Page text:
Vandoren story begins from Eugene van Doren, a famous clarinetist of the Paris Opera, who lived in the midst of the "Belle Époque" of the late nineteenth century. The artists of that time made their own reeds, but reeds were made by Eugene allowed him to play so well that colleagues were increasingly asking it to make the reeds for them.
To save time, Eugene invented a machine for the manufacture of reeds, working on the pedal as sewing machine. In 1905 the production outgrew the size of him dining room on André del Sarte and him family moved to 51 rue Lepic. Eugene's son Robert was born in the same year. He also became a clarinetist, after graduating from the Paris Conservatoire in 1928, he sent on a U.S. tour. He was one of the first French clarinetists who performed at Radio City Music Hall in new York. During the tour, American musicians appreciated Vandoren reeds. Their popularity soared. By 1935 the business had grown so much that Robert had to leave promising concert career and return to Paris at 56 rue Lepic. During this time he worked on a mouthpiece 5RV, which still remains one of the most popular models.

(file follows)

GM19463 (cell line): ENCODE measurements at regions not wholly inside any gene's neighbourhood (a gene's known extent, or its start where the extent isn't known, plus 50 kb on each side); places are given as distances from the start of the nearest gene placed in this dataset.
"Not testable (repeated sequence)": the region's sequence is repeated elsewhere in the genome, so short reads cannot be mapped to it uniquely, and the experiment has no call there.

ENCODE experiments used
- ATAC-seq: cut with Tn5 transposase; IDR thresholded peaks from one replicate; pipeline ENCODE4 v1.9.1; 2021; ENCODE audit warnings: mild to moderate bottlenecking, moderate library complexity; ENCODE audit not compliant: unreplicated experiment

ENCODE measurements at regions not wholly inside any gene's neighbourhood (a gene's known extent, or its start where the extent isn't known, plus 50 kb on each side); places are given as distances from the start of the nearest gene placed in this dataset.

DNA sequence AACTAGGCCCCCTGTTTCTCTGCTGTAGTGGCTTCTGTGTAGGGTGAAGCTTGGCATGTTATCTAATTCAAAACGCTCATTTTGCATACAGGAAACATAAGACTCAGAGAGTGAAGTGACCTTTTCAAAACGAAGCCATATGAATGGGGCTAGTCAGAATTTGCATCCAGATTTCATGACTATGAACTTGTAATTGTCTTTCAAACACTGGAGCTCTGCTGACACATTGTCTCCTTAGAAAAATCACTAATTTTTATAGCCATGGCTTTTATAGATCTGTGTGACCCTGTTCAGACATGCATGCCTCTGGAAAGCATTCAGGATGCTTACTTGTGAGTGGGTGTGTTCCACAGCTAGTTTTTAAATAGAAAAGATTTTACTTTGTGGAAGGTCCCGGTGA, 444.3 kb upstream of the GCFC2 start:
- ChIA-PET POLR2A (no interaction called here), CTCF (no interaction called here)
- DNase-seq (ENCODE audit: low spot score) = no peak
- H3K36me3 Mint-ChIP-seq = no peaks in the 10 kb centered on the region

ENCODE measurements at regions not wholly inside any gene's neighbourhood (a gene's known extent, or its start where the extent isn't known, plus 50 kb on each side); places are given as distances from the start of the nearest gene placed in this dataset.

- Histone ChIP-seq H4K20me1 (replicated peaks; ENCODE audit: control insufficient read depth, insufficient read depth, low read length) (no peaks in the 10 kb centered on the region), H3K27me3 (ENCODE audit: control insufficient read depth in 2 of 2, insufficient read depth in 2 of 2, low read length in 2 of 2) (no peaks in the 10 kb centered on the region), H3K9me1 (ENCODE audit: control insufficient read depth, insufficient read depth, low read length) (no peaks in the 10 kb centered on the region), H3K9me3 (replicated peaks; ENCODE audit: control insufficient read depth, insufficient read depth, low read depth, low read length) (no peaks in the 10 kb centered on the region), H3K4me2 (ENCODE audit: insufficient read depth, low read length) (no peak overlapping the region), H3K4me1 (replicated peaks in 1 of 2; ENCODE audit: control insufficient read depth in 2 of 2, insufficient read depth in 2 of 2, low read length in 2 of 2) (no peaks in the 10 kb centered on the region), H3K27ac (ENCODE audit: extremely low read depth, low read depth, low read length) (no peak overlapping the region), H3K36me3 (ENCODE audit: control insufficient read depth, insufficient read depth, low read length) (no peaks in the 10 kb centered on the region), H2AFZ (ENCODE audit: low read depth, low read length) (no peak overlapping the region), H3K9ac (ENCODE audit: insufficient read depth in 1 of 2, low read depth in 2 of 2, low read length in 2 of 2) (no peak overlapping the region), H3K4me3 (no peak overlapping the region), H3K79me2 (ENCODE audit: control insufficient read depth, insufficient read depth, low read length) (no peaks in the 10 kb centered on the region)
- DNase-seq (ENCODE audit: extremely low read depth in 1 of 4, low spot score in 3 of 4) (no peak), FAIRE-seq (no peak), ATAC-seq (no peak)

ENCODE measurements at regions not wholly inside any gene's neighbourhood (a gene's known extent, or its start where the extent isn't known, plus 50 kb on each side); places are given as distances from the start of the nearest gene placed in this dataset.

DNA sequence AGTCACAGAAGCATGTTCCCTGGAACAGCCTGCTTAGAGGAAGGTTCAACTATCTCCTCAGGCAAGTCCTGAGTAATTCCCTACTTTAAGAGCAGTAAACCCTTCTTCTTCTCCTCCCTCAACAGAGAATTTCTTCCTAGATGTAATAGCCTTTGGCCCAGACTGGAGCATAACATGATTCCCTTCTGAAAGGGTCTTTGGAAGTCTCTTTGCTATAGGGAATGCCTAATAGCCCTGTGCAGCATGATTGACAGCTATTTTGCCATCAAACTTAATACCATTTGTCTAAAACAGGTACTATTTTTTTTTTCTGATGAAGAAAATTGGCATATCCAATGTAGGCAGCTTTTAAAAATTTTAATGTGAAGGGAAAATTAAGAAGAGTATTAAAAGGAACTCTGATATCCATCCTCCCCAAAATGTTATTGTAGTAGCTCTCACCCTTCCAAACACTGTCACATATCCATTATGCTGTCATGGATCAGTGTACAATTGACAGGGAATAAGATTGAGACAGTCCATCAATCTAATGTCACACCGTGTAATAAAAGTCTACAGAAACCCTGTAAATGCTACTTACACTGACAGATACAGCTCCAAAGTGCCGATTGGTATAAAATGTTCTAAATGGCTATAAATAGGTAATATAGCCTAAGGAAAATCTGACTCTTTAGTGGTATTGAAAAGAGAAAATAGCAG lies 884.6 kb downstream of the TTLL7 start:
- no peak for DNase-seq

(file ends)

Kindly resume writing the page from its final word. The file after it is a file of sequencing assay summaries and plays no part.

In 1967, when Robert's son Bernard joined the family business, production of a new line of mouthpieces is started, now known as В45. Endowed with a genius of his grandfather, Bernard benefited from new production technologies, that helped to create the professional mouthpieces of the highest quality, are available for fans and students.
In 1990, production was moved from Montmartre in Bormes-les-Mimosas located in southern France near reed plantation. Today, the office of Bernard Vandorn 56 rue Lepic provides the opportunity to test the reeds and mouthpieces to musicians all over the world.
Traditional reeds are the most popular among musicians. Their superiority is popular during many years, combined with music of any style. Excellent sound in all registers allow to a pianissimo to fulfill also the highest notes.
Flexibility traditional of reeds makes it possible for staccato and Legato over large intervals, saving a richness of tone and giving the sound saturation and color, which are the trademark Vandoren reed